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Breaking It Down — SQL Syntax

At the intersection of human language and computer language.

Ah SQL… do you pronounce it “ess-cue-ell” or “see-qual”? Confusing and controversial pronunciation aside, this programming language is awesome because it allows us to ask for some data from an unseen database and receive information back that is reminiscent of and excel file. That is, organized in a human readable format. The programming language which, in my opinion, is closest in look and words to English, can be deceptively difficult to write.

The most difficult part of writing SQL query for me is remembering the different commands I have access to and the order in which they should be written. It helps to have a formula, a grammar and syntax to follow. This post started as my personal notes to help with remembering and I hope they help you too!

An Example

Given the following statement:

English or SQL?

Looks somewhat simple, no? It translates in English to “Select the data of columns aisle and summed quantity from table groceries. The returned results should be grouped according to the aisle and then ordered by the summed quantity.

Results of query

Let’s break it down.

The Formula

We can CREATE TABLE, ALTER TABLE, and DROP TABLE which all do pretty much what they sound like. We can also INSERT INTO, UPDATE, and DELETE data entries in tables using SQL. However, the star player, and the one with the most possible qualifiers is SELECT. For SELECT we can use the following formula:

Action → Action Modifier → Location → Filter → Sort

Action command

Like verbs in English, these statements say what needs to be done.

SELECT extracts data from a database. We can specify columns to be returned or use the splat operator (*) to indicate that we want all the columns.
By adding DISTINCT directly after SELECT, we can get only unique values.

Action Modifiers

These commands used in the SELECT portion indicate that we want some operation done on the data before we see it and before other manipulations are performed. We can use MIN and MAX to get a single value or COUNT, AVG, or SUM to aggregate values.

Location Command

The most standard and straightforward portion. We need to specify which database table contains the columns we want returned. The action is followed by FROM and the table name on which to execute the command.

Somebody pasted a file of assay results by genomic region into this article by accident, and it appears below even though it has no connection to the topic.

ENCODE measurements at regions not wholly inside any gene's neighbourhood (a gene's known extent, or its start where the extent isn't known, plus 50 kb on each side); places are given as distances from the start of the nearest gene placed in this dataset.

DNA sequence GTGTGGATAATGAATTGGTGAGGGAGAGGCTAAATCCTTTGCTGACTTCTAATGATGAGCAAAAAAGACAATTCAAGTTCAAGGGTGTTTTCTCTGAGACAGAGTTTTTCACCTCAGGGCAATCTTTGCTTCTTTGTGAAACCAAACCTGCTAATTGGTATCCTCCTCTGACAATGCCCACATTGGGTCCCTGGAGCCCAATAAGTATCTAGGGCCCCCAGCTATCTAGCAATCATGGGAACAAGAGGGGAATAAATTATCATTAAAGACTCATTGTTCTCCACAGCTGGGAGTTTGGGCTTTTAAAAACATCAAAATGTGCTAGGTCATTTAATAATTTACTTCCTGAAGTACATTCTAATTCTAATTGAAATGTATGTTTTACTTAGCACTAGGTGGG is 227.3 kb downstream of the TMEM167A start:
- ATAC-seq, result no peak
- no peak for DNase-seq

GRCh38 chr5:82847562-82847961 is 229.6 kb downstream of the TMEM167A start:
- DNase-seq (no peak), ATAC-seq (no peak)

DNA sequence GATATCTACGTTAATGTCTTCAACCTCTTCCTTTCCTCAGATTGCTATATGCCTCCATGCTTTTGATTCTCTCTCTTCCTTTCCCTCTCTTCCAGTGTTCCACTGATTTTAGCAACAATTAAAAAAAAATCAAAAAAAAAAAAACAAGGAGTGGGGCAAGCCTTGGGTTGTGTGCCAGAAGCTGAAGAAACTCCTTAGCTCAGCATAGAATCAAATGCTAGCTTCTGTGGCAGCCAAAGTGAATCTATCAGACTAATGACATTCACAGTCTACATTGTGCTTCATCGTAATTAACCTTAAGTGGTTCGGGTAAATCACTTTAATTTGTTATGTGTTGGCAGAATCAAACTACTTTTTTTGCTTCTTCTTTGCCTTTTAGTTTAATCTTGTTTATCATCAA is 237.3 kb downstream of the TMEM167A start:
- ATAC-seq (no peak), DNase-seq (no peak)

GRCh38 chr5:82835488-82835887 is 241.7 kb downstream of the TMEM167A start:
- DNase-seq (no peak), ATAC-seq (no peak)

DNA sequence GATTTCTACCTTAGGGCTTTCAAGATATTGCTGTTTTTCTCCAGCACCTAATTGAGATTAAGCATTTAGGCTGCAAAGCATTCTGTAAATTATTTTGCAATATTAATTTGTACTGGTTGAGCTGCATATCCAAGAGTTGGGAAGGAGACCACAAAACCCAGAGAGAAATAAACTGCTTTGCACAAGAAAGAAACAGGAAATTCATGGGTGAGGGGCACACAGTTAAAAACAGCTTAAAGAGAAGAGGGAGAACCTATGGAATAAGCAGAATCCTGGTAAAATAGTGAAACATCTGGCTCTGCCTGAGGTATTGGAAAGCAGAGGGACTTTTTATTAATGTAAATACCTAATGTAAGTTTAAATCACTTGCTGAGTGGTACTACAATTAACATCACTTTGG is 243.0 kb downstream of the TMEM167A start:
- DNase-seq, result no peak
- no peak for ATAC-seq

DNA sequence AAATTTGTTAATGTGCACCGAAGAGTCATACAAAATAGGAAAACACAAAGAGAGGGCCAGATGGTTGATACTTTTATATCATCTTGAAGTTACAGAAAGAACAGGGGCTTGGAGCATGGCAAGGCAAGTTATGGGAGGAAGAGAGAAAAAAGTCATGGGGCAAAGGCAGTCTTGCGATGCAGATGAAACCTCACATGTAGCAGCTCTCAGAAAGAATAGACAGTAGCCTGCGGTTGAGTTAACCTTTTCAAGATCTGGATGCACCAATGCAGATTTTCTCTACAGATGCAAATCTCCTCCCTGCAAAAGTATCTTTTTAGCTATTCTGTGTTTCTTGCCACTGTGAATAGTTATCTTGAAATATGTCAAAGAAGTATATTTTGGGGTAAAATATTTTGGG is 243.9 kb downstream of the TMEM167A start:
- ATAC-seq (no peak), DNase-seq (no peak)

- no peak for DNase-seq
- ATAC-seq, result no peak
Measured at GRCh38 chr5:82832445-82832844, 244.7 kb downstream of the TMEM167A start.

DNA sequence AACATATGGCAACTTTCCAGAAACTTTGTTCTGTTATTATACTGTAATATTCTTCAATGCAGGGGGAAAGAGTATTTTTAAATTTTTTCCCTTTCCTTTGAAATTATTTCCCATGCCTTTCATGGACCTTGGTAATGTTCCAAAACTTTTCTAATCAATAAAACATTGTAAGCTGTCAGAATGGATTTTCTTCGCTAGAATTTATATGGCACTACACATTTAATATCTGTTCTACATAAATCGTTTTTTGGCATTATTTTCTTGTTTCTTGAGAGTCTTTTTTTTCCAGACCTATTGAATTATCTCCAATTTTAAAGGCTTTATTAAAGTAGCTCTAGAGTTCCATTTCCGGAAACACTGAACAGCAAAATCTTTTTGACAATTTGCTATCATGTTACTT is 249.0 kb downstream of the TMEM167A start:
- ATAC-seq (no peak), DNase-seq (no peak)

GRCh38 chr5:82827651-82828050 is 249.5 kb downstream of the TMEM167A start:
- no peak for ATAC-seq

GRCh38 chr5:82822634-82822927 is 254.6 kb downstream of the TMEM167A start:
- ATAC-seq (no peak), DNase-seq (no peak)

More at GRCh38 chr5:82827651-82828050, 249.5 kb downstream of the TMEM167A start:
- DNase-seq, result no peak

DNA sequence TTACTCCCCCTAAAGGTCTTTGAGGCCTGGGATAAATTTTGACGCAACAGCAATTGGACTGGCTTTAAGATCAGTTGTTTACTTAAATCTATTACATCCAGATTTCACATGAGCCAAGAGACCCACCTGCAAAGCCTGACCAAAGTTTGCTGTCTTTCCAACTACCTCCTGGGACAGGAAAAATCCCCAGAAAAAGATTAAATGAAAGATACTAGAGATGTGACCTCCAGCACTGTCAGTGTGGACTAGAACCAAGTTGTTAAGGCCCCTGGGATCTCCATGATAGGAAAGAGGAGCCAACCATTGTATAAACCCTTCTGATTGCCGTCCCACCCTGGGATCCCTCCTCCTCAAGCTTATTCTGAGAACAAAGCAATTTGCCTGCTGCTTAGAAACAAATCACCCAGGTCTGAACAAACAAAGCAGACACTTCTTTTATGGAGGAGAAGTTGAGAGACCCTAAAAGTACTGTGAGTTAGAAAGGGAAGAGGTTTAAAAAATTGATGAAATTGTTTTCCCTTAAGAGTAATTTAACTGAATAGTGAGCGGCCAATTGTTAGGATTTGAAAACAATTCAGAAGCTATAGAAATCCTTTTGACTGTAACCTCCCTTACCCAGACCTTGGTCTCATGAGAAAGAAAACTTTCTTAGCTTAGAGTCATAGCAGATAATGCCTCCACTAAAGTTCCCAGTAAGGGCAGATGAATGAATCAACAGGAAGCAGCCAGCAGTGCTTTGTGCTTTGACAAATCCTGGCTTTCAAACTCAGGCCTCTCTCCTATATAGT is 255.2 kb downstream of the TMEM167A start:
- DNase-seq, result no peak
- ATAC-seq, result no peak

Filter Commands

We now enter optional territory. Here on out, all commands indicate further organization of the results and there are a lot of options. Next in the statement order are filtering commands. There indicate criteria to apply to filter results.

The main guy here is WHERE followed by column name and a comparator operator like: =, >, <, or preposition such as: BETWEEN, IN, and LIKE. Additional optional filters that can be combined with WHERE for added specificity:
AND / OR — returns records which may meet multiple criteria
NOT —returns all records where condition is not true
Null / NOT NULL — blank or not blank field

Sort Commands

Once we have exactly the fields which should be returned, we can specify the order in which they should appear.

GROUP BY groups rows that have the same values into summary rows. Here we can also add aggregate functions like COUNT, AVG, or SUM to indicate ways of grouping.

Then…

ORDER BY column name(s). If multiple columns are indicated, results will be sorted by first then if there are two of the same, sorted by the next column.

Finally…

ASC (ascending) or DESC (descending) options allow for values to be ordered in your preferred direction.

Joins

To further complicate things, it is possible to query multiple tables at once and determine if there are shared values between the two There are several ways to do this outlined below which depend on the desired relationship between the tables.

INNER JOIN

Returns records that have matching values in both tables

LEFT JOIN

Returns all records from the left table, and the matched records from the right table

RIGHT JOIN

Returns all records from the right table, and the matched records from the left table

FULL JOIN

Returns all records when there is a match in either left or right table

Hopefully SQL is now a bit less mystic and you feel confidently able to ask the database for its contents!

The final tidbit I’ll leave here is this

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NFT is an Educational Media House. Our mission is to bring the invaluable knowledge and experiences of experts from all over the world to the novice. To know more about us, visit https://www.nerdfortech.org/.

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Lauren Gifford

Lauren Gifford

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